I should never have kissed Miranda Adams.

I was...beguiled by her shoulder length mane of silky black curls and her pale white skin that was not so much sickly but radiant.

I was entranced by the way that she moved, always closer to gliding than walking. The way she spoke, lilting, florid and archaic: she didn't 'LOL' she 'tittered'. She was not beautiful, she was fair.

We didn't meet at school. As far as I knew, she didn't go. Nor through other friends. To be honest I don't know who she was acquainted with. We met in the cornfields adjacent to my house and Mr. Curtis's barn.

I was strolling through those innumerable green shoots, making my way home from school, the day I saw her standing there. The wind pulled on her flowing yellow dress and black curly locks. She looked like a siren of the cornfield. It could have been out of a book.

I felt myself pulled toward her as if by invisible force until I stood right behind her. She turned in graceful slow motion and looked upon me. A demure smile spread upon her face. I stood frozen and silent for several seconds until she finally spoke.

"Hello, I'm Miranda Adams," she said looking straight into me with light green verdant eyes.

"Unless you have a name, I suppose I shall just call you boy," she said after more seconds of my awkward frozen silence.

That first day we sat amongst the cornstalks and talked. Well more like I stumbled over words and listened. She talked of books: Vernes, Poe, Carroll. I spoke of King and Crichton, both of whom she had never heard of.

She grabbed my hand to silence me after 25 boring minutes of explaining 'Christine' and together we ran through the endless maize rows like two children at recess.

As the sun set in the middle of our third game of "find me" she disappeared. Distant echoes of laughter were the last trace she left that day. But I found her amongst the corn on the next one, and each day thereafter for three blissful weeks.

I was in love and when she took my hand each day, an unexplainable warmth shot through me. In the second week I made to kiss her, but she turned her cheek.

"You really mustn't do that," she said before collecting the hem of her dress and running off into the fields. I was crestfallen, yet...she was there again the next day, waiting for me.

Thinking back, based on her subsequent actions and disappearance I can only come to one conclusion: Miranda Adams had a genuine and real affection for me. Enough to try to keep me at a distance but not enough to stay away.

On the third week I noticed a change. Her complexion was less radiant and more pallid. Her grace gave way to a stiltedness. And yet she was still beyond fair in my eyes. She began to cough frequently into a handkerchief, and we were no longer running carefree through the fields. Instead we would sit side by side and talk. We would talk about my school which interested her very much. She told me that when she went to school such insolence would not be permitted by the schoolmasters.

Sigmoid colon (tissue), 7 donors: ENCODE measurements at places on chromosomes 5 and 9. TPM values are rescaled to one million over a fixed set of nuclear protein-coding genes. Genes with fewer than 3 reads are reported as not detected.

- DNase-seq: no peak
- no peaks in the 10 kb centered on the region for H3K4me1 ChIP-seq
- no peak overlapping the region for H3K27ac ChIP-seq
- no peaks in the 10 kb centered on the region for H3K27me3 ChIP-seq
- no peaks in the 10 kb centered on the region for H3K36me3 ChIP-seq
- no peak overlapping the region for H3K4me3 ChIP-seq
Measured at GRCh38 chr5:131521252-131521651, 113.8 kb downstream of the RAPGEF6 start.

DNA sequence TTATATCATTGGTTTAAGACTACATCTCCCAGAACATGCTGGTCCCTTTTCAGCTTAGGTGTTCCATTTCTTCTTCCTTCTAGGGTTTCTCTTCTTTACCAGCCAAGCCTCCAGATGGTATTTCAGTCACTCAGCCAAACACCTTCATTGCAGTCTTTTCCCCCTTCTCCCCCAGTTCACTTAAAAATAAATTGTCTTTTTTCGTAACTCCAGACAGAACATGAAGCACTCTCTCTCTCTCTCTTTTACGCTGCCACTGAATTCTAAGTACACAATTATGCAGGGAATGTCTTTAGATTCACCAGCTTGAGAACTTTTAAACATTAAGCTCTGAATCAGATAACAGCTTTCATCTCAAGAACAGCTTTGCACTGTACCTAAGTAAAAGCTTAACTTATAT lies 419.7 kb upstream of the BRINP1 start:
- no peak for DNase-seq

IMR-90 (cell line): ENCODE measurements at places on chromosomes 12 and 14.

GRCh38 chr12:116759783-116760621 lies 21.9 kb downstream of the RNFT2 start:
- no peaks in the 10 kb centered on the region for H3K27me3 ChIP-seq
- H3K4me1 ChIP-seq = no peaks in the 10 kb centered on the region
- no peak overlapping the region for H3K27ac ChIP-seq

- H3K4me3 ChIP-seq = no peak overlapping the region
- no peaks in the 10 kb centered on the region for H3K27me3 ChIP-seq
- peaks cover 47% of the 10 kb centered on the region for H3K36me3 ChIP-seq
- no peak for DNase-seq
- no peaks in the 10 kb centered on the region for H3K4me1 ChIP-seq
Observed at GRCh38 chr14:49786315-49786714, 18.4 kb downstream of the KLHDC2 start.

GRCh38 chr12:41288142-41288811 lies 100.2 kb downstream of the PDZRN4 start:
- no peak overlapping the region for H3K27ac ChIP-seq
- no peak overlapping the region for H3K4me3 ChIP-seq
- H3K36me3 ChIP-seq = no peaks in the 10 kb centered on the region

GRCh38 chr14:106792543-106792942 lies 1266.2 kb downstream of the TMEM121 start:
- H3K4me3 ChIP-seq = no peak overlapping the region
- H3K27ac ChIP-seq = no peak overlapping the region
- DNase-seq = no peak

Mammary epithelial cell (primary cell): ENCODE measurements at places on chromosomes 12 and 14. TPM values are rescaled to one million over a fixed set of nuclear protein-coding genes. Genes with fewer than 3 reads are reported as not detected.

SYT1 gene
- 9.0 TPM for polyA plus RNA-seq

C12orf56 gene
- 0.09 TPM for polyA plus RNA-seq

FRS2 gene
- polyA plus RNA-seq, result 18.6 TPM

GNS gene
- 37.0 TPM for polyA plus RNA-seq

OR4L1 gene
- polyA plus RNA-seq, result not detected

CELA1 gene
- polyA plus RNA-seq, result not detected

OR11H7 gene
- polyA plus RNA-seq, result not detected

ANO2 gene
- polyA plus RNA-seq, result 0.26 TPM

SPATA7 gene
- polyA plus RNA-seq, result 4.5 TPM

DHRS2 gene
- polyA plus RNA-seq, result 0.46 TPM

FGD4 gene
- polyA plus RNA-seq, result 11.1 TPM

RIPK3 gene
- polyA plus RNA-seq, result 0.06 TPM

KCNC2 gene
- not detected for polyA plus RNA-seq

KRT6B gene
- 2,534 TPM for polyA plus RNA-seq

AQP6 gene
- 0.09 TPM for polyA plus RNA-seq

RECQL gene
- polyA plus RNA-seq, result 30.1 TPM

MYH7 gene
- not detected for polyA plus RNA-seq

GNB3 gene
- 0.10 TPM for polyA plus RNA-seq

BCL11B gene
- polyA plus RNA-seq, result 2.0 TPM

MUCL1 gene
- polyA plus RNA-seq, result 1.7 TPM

Though she had a world of things to talk about in regard to music I've never heard of (she must have been the only girl in Ohio who didn't know the Fab Four), books I've never read and historical events I that I had never paid attention to in class, she spoke very little about herself. All I knew was she came from Massachusetts and that her parents had died 'quite some time ago'.

Friday, July 12 was the last day I saw her. When I ran up to her there was only sadness in her strange black flecked green eyes. I held her for hours, she was cool to the touch. When at last she got up, the sun setting behind us, I was unable to contain myself. I brought my lips to hers. Her eyes flashed wide, black speckles darting across her iris. The kiss was intoxicating, unlike any other kiss I had had before, reminiscent to that warm feeling that runs down your body when you quickly drink a tumbler of high-proof alcohol. What she did next, I didn't see coming. She wrenched herself from my grasp as quickly as she could, keeled over and vomited.

"I told you that you mustn't!" she screamed before she gathered herself. She gave me one last look, a mix of angry reproachment, worry and sadness, then sprinted off into the endless rows of corn and out of my life. I felt empty in that moment staring off into the direction she had run. After a minute or two I turned around ready to make my walk back home.

Before I started, however, my attention was seized by the sound of plopping noises. It came from where she had wretched. What I saw was horrific. A bubbling black mass of goolike tar. It seemed to be moving as the sable bubbles expanded and popped. Inching its way in my direction. I ran home straight away.

But even that was not enough to keep me away the next day. She wasn't there...and neither was the black mass. I have not seen her since that day. She did impart something to me though, a piece of her. I have noticed little black flecks in my eyes and have begun to feel, a bit ill, like there is something inside me...something that I need to expel.

I miss her very much and not a day goes by that I don't think of her. But I'm beginning to feel like I really shouldn't have kissed Miranda Adams.

Written by JamesMoniker
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